The bottom line is that there is no sustainable peace without women.
I spent 15 years working in the UN with women in contexts of conflict, from Afghanistan to Central African Republic to Sudan. In every country in which I have lived and worked, young women like Alaa and Malala are ever present, pointing defiant fingers at oppression. These young women exist everywhere, and have given rise to many more young women, who will change the face of countrieserroneously labeled as “backwards.” These women are the face of freedom. They are the face of the future.
This future that recognizes women’s presence and power is long overdue, not only in Sudan. We have witnessed the violent misogyny that has undone hard-won rights for women around the world – including in the U.S. And we have been ignited into action. Women’s marches galvanize millions. Womenare claiming power at home, on the streets, and in public office.
In Afghanistan, a young Afghan man told me: “The world thought they could bring freedom to Afghan women, but freedom is only won from the inside.” So, too, in Sudan, and around the world, women are bringing freedom – their own freedom and that of the nation – on their own terms.
We’re seeing it here in the U.S., too. The recent incident with Representative Ilhan Omar is yet another example of women of color standing up and speaking out in the face of injustice, despite restrictive political climates and tangible threats.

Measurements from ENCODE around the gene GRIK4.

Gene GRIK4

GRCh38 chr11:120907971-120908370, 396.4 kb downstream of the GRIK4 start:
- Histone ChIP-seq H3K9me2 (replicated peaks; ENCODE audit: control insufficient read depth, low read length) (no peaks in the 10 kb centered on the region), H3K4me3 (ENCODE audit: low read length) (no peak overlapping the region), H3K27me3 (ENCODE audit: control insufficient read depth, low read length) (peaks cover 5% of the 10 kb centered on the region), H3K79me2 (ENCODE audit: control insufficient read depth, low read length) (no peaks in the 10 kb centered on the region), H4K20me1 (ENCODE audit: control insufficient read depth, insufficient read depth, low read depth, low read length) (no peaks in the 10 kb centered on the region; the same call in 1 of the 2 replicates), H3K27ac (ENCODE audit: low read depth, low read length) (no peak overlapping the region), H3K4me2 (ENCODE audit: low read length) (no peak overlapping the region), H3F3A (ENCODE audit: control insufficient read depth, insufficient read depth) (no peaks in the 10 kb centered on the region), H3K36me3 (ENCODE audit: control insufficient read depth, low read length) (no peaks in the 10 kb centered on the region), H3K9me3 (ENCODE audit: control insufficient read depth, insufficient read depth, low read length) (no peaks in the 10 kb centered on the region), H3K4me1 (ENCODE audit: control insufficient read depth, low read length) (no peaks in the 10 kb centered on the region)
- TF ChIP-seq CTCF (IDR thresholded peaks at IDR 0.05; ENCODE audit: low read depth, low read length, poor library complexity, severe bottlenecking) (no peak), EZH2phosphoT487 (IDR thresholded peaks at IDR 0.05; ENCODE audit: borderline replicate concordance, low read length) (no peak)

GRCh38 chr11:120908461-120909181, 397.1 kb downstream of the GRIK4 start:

Sudan faces a significant challenge in the coming years. The transitional government has an opportunity to undo the wrongs of its predecessors. It is not enough to invite women to the negotiating table. The negotiating table needs to be brought to women. This is not a gesture of tokenism or an opportunity for a meme. Sudan’s future is at stake, and women are – and have always been – at its forefront.
Without women in leadership positions, Sudan risks repeating its tragic history. The international community must show solidarity with women in Sudan after the meme has faded and world attention has been diverted.
Alaa Salah has had her media moment. And now our fleeting attentions turn to a church in Paris, which in 24 hours has garnered more funding and support than Sudan has in decades.
It is not enough to invite women to the negotiating table. The negotiating table needs to be brought to women.
There is a new generation of women leaders in Sudan. They are the flame that has ignited and inspired the country. Will they get our support? We owe it to these young women to support the changes they seek and have spent decades working to achieve.
Notre Dame will be rebuilt. But Sudan may not be. Alaa Salah said it best: “You cannot have a revolution without women. You cannot have democracy without women.”
Dr. Lina Abirafeh is the Executive Director of the Arab Institute for Women at the Lebanese American University – based in New York and Lebanon. Her background is in gender-based violence prevention and response in development and humanitarian contexts. She brings over 20 years’ experience in countries such as Afghanistan, Haiti, Democratic Republic of Congo, Nepal, and others.